Many times in life I’ve heard how it takes a village to raise a child. Looking back at my childhood, I’m amazed how my life has been impacted by so many women. I think about my mother, Naida, my grandmother (known to everyone as MOM) whom I lived with for much of my life, my aunt Wilma, my mom’s best friend, Elly, and my best friend, Chicago’s mom, Yvonne.
Each one challenged me to be the best me, and chase any dreams I had. These women told me I wasn’t allowed to fail.
My parents split up early in my life, and from a very young age I grew up in a single parent household. It was my mother, my brother Danny, and myself. My mother worked long hard hours to provide for us, putting us through Catholic school for our education.
My mother was the first person I can remember challenging me to be great.
In school, I wasn’t allowed to fail. My mother would have me work on papers until she thought it was good enough. I always laugh at a past memory of receiving my last report card for 5th or 6th grade. I had a perfect score for every class, except for one where I got a 96. My mother told me it was like I was close to failing that class.
This is the reason my wife laughs at me when I tell her if I’d gotten below an 80 test score in high school, I thought I was going to summer school.
During my time in college, my mother started working for a foster care agency. She wasn’t with the company long when she met a little girl and boy, Karina and Michael. After meeting them, my mother wanted to add them to our family, and 2021 marks 10 years since Michael and Karina became part of our family.
While in grade school, my mother moved us in with my grandmother. This is the woman my wife says I get most of my personality from. As I continue to spend time with my grandmother, it’s clear where I get my humor from. The best part is our birthdays are just a day apart.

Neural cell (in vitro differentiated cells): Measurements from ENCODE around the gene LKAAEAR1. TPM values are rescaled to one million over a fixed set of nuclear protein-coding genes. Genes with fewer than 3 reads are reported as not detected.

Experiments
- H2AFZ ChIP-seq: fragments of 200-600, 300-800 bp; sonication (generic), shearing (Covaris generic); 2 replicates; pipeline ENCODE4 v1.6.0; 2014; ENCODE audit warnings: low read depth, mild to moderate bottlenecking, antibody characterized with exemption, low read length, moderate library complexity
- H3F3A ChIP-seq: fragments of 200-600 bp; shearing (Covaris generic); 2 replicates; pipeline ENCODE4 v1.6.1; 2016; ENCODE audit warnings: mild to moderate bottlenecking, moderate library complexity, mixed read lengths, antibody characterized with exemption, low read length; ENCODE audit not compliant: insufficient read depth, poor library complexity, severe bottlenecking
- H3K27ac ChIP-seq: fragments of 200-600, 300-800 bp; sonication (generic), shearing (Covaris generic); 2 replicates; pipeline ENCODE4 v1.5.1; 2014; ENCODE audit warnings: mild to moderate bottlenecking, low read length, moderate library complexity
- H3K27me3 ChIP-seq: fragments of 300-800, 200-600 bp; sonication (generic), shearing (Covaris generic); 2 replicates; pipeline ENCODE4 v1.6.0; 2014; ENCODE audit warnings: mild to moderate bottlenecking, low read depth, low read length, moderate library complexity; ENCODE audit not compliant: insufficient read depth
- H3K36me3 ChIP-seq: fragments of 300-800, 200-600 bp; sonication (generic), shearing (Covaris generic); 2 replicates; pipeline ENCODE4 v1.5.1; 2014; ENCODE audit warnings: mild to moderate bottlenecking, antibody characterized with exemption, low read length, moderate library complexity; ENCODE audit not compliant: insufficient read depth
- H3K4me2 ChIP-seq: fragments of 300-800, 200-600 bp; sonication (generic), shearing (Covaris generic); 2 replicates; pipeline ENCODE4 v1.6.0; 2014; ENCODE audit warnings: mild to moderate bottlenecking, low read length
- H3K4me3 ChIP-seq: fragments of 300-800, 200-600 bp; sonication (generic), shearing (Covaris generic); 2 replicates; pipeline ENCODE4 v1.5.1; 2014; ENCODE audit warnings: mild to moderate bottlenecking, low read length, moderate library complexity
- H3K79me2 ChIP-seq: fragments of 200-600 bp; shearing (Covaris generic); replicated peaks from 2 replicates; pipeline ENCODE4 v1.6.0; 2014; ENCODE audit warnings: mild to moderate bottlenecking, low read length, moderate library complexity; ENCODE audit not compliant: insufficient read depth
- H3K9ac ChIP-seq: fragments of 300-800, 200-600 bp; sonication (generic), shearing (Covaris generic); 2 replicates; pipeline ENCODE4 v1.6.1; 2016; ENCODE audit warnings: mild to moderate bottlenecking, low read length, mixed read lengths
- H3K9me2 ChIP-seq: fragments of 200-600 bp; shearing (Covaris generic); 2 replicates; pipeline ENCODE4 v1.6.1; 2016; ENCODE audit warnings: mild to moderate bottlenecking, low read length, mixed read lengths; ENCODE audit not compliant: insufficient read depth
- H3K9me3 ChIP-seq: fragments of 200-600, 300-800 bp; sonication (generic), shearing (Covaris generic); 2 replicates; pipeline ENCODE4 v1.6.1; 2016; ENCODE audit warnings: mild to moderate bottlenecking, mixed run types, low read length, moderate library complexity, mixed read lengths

I need no other example of what it means to be caring and looking out for people than my grandmother. I’ve met strangers who have been fed by my grandmother. I’ve seen my grandmother take care of my great grandmother (her ex husband’s mother) for years before my great grandmother passed away.
I attended Catholic school most of my life. I know it wasn’t cheap. I know my mother couldn’t always afford it. I remember being sent home one day from school during my time at West Catholic High School because my mother hadn’t paid the tuition. (If I was alone, I might’ve been embarrassed, but most of my friends were waiting for me by the finance office. They too were being sent home.
Many times, my mother’s best friend, Elly, helped us with my tuition. She’s like another aunt. She challenged me to keep my grades up. She baby sat me. We’d go to her house for Three Kings and Cinco de Mayo. So many great memories.
As I continue to reflect on the women in my life, I think of my aunt Wilma. I can’t lie. She spoiled me. Birthdays…Christmases…. Just on the regular, she would spoil me. Take me to the movies, buy me candy.
I recently pranked her by telling her I had baby news. I did. Jas and I got a baby hamster.
If my aunt Wilma is reading this, I apologize for all the things I broke in your house growing up.
The last woman I want to acknowledge dismay best friends , Chicago’s mom, Yvonne. This one is a little rough. Yvonne passed away years ago due to breast cancer. I remember being in the hospital when the doctors said the cancer had spread.
I tried to keep it together as much as I could. After leaving the hospital, I drove to see my cousin who worked around the corner. As she came outside, I just cried. She just stood with me and hugged me.
Yvonne was like another mother. Always telling me to stay out of trouble. She told me many times she’d whoop me if I missed behaved. And yes, my mother did give her permission to do so.
I don’t look to let any of these women down. It has taken a village. I’m proud to be a product of a village of so many strong women. Each pushing me to be the best me.
Who are the women of your village?
How have they impacted you?